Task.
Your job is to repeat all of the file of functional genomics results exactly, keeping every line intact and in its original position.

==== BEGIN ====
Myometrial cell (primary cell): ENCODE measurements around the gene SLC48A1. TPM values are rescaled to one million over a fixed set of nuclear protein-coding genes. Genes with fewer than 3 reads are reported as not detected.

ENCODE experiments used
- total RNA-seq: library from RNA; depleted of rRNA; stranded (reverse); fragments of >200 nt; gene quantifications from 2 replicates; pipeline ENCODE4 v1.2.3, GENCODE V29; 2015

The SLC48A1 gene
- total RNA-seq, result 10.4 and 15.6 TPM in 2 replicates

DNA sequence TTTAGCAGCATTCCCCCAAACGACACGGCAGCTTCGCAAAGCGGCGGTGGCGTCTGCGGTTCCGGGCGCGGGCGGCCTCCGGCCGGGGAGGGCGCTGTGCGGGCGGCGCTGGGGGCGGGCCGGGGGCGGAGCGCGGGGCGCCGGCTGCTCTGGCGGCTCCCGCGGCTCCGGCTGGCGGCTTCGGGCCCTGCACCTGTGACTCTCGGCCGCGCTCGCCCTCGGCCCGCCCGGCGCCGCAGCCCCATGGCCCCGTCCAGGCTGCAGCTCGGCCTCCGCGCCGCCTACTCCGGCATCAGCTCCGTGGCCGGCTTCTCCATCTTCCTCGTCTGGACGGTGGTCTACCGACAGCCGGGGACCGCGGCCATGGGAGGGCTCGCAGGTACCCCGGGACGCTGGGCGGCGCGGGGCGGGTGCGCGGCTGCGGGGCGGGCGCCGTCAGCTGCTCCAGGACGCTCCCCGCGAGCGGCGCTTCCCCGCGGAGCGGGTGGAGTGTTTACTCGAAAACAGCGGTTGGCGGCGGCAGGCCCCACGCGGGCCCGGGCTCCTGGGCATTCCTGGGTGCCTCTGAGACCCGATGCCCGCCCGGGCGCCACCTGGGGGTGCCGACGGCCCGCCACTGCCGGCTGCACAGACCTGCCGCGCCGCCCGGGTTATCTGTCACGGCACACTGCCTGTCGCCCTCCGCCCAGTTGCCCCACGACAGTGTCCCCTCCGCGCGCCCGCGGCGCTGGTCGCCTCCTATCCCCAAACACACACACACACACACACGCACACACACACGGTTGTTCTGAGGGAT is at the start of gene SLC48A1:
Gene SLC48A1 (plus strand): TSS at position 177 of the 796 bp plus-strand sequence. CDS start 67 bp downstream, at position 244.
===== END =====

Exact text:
Myometrial cell (primary cell): ENCODE measurements around the gene SLC48A1. TPM values are rescaled to one million over a fixed set of nuclear protein-coding genes. Genes with fewer than 3 reads are reported as not detected.

ENCODE experiments used
- total RNA-seq: library from RNA; depleted of rRNA; stranded (reverse); fragments of >200 nt; gene quantifications from 2 replicates; pipeline ENCODE4 v1.2.3, GENCODE V29; 2015

The SLC48A1 gene
- total RNA-seq, result 10.4 and 15.6 TPM in 2 replicates

DNA sequence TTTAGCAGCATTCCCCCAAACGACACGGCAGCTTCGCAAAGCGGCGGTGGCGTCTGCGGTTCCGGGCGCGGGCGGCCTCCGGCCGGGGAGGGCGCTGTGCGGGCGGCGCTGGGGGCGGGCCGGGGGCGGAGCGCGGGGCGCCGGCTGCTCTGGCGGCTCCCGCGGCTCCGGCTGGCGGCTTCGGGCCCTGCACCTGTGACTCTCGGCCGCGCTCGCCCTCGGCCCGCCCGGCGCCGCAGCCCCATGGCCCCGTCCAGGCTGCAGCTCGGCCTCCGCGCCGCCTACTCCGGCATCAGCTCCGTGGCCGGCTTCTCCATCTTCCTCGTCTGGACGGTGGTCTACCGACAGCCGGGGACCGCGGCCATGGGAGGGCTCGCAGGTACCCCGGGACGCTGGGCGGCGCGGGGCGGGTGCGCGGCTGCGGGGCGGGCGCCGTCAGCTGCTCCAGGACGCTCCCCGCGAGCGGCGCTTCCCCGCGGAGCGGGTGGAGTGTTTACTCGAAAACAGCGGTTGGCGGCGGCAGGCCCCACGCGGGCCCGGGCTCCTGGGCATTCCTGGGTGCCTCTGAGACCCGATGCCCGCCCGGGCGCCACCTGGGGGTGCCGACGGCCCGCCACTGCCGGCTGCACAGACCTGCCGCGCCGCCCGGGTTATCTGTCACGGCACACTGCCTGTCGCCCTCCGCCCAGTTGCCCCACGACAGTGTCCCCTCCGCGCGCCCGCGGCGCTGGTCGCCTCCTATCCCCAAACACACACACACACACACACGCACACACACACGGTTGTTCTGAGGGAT is at the start of gene SLC48A1:
Gene SLC48A1 (plus strand): TSS at position 177 of the 796 bp plus-strand sequence. CDS start 67 bp downstream, at position 244.